Vitamin A, sunscreen and stem cells

You’ve probably heard the word “metabolism” too many times – probably during every discussion about weight loss ever! *eye-roll*

What you probably didn’t realise is that your skin actually goes through a similar process called “epidural turnover”. Speeding up your skin’s metabolism is not just another buzz phrase to add to your wellness dictionary, but is in fact a way to protect your skin from external factors, thus reducing the signs of ageing.

Like what you see? Sign up to our newsletter for more stories like this.

What is skin cell turnover and why is it important?

Firstly let’s review some skin anatomy and physiology! The skin is broadly structurally divided into two layers: the epidermis and dermis. The epidermis is the protective outer layer, containing skin cells (‘keratinocytes’) as the major cell population. Keratinocytes begin their life at the base of the epidermis and migrate upwards towards the surface, becoming flattened, losing their internal components, and developing a tough waterproof coat as they age.

The older keratinocytes we find at the epidermal surface are called ‘corneocytes’, and layers of these, embedded in lipids, comprise the ‘stratum corneum’, commonly known as our skin barrier. Corneocytes are eventually lost from the skin surface a by natural exfoliation process known as ‘desquamation’.

Meanwhile, our keratinocyte population is constantly renewed from specialised stem cells in the deep epidermis, ensuring this cycle is in constant motion.

Epidermal turnover is the complete keratinocyte-to-desquamated-corneocyte cycle, and it happens at a constant rate of around 40-56 days in healthy skin (your epidermal layer is renewed nearly a thousand times in your lifetime!). After age 50, this rate can slow dramatically, decreasing by up to 50%. Epidermal turnover is important for maintaining our skin’s barrier and appearance. A healthy skin barrier relies on the balance between production of keratinocytes and desquamation, and this process is regulated by a complex array of hormones, growth factors, and signalling chemicals.

Side note: So how do tattoos remain on the skin with all this turnover happening? The dermis does not turnover like the epidermis, so dyes implanted in the dermis stay put!

What happens to epidermal turnover as we age?

Aging involves two processes: intrinsic and extrinsic. Intrinsic aging is genetically programmed, and causes a slowing down of cellular processes as a result of accumulation of reactive oxygen species from cellular metabolism. Our skin cells respond by becoming less responsive to the normal stimulatory chemicals, and the epidermal turnover rate slows.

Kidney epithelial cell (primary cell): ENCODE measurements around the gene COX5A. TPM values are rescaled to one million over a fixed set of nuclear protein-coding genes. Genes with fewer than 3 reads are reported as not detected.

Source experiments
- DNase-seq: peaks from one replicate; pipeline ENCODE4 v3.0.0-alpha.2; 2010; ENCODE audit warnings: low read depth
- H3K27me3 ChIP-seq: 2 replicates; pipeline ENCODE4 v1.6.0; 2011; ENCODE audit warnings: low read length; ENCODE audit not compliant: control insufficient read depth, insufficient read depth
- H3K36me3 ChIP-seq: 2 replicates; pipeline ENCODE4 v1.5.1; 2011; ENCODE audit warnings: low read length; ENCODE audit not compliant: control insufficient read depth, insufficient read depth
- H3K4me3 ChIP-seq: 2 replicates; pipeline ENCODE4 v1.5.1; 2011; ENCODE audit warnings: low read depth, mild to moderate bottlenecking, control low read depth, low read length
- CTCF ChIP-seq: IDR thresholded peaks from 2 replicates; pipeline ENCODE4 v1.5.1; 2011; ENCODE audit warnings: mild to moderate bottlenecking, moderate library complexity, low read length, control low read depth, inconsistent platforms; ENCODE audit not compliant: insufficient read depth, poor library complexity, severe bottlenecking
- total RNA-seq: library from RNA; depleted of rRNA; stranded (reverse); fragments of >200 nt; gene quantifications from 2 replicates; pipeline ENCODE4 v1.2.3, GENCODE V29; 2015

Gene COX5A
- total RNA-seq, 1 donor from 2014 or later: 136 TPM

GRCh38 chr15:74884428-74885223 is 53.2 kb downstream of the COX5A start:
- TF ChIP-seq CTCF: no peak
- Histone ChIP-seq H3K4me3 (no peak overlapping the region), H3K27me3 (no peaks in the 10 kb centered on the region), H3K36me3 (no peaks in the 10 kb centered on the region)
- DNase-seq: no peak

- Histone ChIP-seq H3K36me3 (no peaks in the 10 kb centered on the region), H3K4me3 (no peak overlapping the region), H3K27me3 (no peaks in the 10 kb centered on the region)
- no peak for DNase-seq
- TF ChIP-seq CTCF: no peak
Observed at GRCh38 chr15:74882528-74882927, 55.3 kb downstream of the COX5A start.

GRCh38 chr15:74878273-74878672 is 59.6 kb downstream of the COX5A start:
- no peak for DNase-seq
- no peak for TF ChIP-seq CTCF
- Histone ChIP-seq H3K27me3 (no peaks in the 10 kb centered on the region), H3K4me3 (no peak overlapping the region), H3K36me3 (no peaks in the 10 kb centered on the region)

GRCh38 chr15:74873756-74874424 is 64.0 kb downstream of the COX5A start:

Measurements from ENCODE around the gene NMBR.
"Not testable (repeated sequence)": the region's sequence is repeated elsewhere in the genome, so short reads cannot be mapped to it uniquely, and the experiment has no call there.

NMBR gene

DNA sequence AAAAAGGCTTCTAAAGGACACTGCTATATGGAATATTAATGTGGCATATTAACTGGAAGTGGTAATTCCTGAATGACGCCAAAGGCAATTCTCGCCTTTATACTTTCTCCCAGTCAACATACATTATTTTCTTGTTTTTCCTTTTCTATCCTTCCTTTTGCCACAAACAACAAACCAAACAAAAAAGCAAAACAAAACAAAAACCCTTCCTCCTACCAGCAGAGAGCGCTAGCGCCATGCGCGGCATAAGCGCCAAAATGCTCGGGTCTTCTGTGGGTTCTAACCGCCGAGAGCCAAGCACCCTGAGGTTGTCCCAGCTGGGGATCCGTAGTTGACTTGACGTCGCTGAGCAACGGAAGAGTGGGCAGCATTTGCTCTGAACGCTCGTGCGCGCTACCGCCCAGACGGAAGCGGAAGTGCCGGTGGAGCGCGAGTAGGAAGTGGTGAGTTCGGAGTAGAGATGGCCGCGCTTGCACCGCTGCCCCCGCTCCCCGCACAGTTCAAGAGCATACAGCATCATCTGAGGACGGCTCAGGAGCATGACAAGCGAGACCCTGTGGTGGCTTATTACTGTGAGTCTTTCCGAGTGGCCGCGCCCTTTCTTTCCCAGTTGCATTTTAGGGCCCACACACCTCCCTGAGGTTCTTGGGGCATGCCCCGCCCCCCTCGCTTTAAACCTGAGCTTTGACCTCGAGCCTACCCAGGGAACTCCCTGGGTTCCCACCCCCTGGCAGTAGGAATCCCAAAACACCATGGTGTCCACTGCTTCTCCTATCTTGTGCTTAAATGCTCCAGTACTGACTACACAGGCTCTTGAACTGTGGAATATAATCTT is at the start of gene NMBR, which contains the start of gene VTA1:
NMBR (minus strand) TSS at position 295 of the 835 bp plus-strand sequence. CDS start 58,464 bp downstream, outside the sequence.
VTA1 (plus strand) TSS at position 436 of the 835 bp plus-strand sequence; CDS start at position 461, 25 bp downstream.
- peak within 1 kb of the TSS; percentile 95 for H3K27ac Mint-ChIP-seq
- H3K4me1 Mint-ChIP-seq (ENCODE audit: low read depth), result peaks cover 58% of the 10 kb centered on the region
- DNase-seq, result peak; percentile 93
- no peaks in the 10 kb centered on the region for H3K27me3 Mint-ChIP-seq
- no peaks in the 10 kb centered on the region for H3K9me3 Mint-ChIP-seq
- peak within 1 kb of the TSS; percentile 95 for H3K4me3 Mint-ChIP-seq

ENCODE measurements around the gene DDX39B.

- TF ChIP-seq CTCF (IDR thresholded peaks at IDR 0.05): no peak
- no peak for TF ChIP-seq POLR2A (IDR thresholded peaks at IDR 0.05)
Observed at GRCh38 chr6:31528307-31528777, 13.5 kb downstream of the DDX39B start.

Older skin is therefore less able to repair itself after resurfacing procedures (like lasers, dermaplaning, dermabrasion, exfoliation), so it needs to be treated gently and by professionals. This is compounded by less efficient corneocyte desquamation from the skin surface, caused by changes to the type and amount of lipids produced in older skin. The dried out corneocytes then accumulate in the stratum corneum, giving skin a rough, dry, dull appearance.

But slowing the turnover cycle down isn’t the only issue – so is speeding it up!

Here we turn to the other form of aging – extrinsic ageing. This aging process is associated with external factors such as UV exposure, smoking, pollution, diet and lifestyle. For skin, the most important of these is UV exposure. UV has many effects on epidermal physiology, but from a turnover perspective, it causes changes to the regulation of the epidermal turnover cycle. This tricks the skin into overproducing keratinocytes to thicken the epidermis and protect itself from the sun. The resulting appearance is the rough, thickened skin we associate with chronic photodamage.

So what can we do to maximise epidermal turnover?

Of course it wouldn’t be a Dr Squire article without mentioning sunscreen! Prevention of UV damage is key to reducing signs of photodamage in skin (not just epidermal turnover dysregulation) – and is applicable for all age groups. Improve skin appearance by kick starting those keratinocytes! You can stimulate them to respond better to normal chemical signals, or provide some extra chemical signals. There are a few science-backed ways of doing this:

Vitamin A

Vitamin A (aka retinol) is a powerhouse for reducing fine lines. Amongst its myriad of other effects, italso powers up a sluggish epidermal turnover cycle to increase epidermal thickness and diminish fine lines.

Stem Cells

It’s impossible for topically applied stem cells to affect keratinocytes in skin. But there is evidence that you can power up your own native stem cells and repopulate keratinocytes that way. White blood cells produce a chemical called defensin in response to controlled skin wounding (by lasers, microneedling for example), which stimulates a stem cell called LGR6+ to produce keratinocytes. A 2018 study showed promising anti-wrinkle results with a topically applied skincare regime containing defensin.

Other chemical stimulators of Keratinocytes

New research has shed light on other topically applied chemicals that show promise in up regulating sluggish keratinocytes to improve skin quality. These include methylestradiol propanoate (MEP), a synthetic oestrogen for use in oestrogen-deprived skin, and heparan sulfate.

Dr Michele Squires’ prescription for boosting your skin’s metabolism

  • A good quality sunscreen: it must be broad spectrum, at least SPF30+
  • A Vitamin A: I only bother with prescription-strength for my 40+ clients. Over-the-counter retinols are fine for younger skin.
  • MEP – Emepelle skincare, which has just arrived in Australia, finally (I’m currently trialling this with a view to prescribing it for the right people).